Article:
I have struggled to write a post this morning and it’s probably true of many of us who are overwhelmed by events and question the point, at times, of writing our stories. I read this on Saturday, written by the inimitable George Saunders in his Story Club email, and I want to share part of it with you. If you’ve already seen it, I apologise, but I think it bears reading again (and again). Continue reading →
In case you hadn’t noticed it’s Tuesday 22/2/22 today. A palindrome. Some cultures believe that palindrome dates are a sign of good luck. Some couples marry on palindrome days for luck. So why not take advantage of such vibes, and write a story (or two).
Here’s a few suggestions to get you going: Continue reading →
Tree ‘heart’ ring, Cambodia
February 14th is marked by effusions of gauzy froth in shop windows, rose-tinted Prosecco, truffles with just a blush of strawberry, raspberry, in fact, anything pinkish that can be blobbed onto chocolate, with the possible exception of salmon. And then there are the cards: slushy, cutesy, jokey and the predictable ‘pornucopia’ range. We buy for lovers, mates and children so that a big red envelope plops onto the doormats of those we care about or want to tease. For years I sent all my friends’ children jolly Valentine cards (a habit picked up in the US where cards for this most Hallmark of holidays came in in boxed sets of 24 with one for teacher too). Continue reading →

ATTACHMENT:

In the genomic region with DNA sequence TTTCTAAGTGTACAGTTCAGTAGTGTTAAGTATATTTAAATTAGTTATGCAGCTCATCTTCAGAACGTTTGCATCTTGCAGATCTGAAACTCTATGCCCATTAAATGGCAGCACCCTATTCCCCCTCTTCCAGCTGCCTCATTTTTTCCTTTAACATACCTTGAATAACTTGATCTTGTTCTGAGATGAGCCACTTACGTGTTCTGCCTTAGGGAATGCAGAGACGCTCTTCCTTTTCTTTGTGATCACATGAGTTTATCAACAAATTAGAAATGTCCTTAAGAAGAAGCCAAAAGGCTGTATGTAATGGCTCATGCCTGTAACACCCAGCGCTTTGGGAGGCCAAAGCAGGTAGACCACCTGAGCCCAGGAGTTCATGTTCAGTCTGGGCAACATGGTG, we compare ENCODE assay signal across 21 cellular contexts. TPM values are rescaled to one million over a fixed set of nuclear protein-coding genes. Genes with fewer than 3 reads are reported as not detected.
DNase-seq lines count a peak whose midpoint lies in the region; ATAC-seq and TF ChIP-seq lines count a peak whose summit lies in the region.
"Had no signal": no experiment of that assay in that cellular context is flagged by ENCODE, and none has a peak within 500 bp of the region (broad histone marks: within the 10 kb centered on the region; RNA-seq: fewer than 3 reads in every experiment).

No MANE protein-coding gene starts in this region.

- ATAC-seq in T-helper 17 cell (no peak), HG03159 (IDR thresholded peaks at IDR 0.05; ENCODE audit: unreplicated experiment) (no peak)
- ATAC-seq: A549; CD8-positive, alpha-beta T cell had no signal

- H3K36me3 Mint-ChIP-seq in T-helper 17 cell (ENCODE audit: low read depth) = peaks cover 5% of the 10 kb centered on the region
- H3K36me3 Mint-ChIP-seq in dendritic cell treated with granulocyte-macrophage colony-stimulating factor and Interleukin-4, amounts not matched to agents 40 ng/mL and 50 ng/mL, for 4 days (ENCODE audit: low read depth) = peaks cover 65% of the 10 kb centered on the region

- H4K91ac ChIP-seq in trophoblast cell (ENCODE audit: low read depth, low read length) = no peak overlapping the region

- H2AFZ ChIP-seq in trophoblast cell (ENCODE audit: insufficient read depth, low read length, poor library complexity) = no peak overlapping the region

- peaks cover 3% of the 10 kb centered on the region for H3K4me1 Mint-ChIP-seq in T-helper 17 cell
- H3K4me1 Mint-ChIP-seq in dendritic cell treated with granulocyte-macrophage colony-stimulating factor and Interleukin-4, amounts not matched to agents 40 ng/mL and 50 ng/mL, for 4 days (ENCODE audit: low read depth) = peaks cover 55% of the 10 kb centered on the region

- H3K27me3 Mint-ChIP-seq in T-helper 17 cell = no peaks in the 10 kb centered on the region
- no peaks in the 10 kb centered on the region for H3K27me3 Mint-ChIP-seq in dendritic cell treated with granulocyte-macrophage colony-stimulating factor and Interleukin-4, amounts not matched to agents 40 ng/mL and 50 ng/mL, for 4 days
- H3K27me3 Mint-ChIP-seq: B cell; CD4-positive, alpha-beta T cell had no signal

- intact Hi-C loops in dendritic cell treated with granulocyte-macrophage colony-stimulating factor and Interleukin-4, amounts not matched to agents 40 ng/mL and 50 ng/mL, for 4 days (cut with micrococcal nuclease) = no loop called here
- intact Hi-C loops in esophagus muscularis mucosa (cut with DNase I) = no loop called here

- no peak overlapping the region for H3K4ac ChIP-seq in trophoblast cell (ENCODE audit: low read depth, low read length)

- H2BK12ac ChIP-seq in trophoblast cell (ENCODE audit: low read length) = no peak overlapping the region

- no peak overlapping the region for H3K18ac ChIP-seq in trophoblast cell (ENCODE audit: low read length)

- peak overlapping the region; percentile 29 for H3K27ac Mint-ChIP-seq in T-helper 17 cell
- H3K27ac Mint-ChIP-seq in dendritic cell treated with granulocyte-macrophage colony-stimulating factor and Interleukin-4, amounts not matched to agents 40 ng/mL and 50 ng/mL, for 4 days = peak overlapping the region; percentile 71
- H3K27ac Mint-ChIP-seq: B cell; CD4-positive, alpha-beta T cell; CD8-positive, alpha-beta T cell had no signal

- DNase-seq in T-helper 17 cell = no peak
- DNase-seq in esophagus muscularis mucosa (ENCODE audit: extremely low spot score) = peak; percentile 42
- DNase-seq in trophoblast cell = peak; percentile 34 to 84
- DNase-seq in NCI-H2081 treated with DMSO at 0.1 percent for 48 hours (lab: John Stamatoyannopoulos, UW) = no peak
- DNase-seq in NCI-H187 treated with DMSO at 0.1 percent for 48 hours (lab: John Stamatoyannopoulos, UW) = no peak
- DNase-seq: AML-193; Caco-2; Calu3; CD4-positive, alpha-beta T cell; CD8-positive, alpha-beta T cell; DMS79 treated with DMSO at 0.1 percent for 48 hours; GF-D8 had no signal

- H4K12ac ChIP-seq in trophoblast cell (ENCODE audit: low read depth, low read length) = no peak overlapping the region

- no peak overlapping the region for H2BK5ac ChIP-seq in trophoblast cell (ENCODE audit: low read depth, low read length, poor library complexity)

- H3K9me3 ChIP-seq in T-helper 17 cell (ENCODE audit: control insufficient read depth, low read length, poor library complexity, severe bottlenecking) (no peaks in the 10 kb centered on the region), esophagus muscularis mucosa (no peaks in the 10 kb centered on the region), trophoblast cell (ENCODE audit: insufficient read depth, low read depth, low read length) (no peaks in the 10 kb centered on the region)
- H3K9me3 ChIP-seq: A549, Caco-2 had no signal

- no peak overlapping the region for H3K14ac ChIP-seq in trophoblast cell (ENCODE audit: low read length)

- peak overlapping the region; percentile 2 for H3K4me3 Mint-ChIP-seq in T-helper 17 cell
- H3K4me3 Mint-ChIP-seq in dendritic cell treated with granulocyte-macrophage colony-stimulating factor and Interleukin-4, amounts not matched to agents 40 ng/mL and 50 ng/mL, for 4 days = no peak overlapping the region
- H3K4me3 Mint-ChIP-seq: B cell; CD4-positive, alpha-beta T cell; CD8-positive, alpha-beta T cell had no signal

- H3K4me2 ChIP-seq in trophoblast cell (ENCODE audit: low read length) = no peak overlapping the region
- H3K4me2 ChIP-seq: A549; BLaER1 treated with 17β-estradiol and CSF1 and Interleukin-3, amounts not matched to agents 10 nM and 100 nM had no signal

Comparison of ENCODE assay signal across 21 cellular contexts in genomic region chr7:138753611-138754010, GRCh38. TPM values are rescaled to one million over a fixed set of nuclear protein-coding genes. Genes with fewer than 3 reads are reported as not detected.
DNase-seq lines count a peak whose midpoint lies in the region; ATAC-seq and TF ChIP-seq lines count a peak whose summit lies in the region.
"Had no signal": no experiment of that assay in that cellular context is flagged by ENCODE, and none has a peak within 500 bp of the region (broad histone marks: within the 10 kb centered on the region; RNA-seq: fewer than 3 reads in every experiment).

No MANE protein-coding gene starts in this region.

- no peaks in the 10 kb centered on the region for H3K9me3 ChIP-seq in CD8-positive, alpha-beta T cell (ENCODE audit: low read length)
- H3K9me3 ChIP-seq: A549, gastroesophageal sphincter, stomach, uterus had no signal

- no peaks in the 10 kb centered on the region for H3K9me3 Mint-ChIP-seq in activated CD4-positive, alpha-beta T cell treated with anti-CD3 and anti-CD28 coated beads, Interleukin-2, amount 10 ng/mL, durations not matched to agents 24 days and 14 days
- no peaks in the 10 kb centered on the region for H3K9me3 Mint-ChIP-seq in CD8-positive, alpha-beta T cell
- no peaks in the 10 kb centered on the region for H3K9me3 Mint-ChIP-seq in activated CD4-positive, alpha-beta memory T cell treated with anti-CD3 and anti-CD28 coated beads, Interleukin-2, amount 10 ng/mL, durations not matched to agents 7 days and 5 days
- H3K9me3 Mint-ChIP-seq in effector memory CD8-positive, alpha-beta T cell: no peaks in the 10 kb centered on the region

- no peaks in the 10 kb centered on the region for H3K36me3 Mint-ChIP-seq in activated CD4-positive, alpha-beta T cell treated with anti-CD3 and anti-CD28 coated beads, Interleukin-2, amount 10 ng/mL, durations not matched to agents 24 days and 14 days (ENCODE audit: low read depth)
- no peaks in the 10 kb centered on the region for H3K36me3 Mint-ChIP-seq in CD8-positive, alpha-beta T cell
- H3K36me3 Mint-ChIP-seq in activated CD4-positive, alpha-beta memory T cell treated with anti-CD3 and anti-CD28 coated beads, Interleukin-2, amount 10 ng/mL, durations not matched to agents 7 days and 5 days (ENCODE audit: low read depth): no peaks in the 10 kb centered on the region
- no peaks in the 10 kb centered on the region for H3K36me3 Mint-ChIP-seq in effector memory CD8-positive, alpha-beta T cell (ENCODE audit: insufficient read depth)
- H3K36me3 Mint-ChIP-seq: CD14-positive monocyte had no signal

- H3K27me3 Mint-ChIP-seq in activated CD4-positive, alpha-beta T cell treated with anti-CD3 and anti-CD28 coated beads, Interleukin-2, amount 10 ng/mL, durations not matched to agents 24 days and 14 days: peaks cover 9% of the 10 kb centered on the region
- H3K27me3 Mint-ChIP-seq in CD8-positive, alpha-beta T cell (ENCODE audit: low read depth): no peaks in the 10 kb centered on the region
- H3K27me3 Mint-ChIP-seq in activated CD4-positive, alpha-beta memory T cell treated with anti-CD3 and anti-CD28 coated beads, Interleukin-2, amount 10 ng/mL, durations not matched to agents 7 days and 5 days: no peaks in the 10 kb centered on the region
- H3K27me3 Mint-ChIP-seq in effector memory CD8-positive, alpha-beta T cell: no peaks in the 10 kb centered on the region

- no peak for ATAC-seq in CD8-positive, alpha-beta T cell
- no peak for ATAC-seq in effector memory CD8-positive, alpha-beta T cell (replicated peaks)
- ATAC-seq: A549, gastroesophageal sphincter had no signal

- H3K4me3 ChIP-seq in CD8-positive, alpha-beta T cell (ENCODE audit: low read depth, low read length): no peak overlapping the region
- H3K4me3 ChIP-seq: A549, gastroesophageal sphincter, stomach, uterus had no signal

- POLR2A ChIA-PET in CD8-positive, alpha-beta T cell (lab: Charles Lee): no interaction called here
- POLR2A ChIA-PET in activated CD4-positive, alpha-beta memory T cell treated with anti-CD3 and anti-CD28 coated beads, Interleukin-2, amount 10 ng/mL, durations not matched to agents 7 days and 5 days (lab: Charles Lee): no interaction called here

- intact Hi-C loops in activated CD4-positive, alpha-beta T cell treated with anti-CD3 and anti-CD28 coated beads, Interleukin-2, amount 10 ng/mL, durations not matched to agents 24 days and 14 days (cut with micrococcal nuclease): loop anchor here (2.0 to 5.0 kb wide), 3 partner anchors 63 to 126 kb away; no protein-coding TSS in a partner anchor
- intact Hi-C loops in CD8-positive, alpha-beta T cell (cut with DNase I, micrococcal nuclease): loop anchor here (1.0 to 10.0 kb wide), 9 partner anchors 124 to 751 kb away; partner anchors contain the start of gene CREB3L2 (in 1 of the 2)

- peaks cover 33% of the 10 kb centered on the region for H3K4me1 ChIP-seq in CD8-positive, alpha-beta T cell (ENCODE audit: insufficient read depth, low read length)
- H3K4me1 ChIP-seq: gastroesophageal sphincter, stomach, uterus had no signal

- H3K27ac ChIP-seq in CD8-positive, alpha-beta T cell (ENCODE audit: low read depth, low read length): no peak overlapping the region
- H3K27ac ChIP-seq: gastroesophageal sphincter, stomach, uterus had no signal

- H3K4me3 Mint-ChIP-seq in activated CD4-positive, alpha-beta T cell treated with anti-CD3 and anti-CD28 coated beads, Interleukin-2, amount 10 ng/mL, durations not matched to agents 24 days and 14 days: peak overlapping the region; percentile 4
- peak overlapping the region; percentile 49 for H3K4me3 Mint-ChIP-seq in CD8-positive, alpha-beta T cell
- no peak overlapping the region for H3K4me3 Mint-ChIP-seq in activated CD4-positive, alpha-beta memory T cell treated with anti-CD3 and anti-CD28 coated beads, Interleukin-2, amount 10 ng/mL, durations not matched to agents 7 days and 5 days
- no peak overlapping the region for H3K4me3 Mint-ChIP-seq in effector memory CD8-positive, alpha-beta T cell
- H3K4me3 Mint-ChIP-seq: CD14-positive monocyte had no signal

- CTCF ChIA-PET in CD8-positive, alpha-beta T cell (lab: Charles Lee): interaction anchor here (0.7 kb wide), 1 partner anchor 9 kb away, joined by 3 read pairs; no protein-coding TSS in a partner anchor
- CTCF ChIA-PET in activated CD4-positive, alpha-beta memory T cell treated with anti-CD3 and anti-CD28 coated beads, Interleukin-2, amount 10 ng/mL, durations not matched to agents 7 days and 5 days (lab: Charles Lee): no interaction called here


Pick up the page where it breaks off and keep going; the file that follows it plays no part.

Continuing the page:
You’re a writer, so you read. A lot. Right? We all know how important it is, it’s one of the mantras. You want to write short stories, you need to read them. Find out how they work, what you like, what sparks you? Read outside your comfort zone, read what you love, read what others recommend. Read everything! But how
are you reading? Are you paying attention? Are you noticing what the writer is doing? When I teach short story courses, alongside the writing exercises, we read a story a week, looking at how it works. We take the story apart, if you like, examine the craft (it used to be called practical criticism when I was at school) and then we try it out in our own writing. Continue reading →
Kristen Loesch won the third prize in our 2021 Award with her brilliant short story, ‘Important Letters’, which you can read in our 2021 Anthology, available from Ad Hoc Fiction and Amazon. This month (February 2022), her debut novel The Porcelain Doll, shortlisted in the Caledonian Novel Award and The Bath Novel Award is published in the UK and sounds fascinating: Continue reading →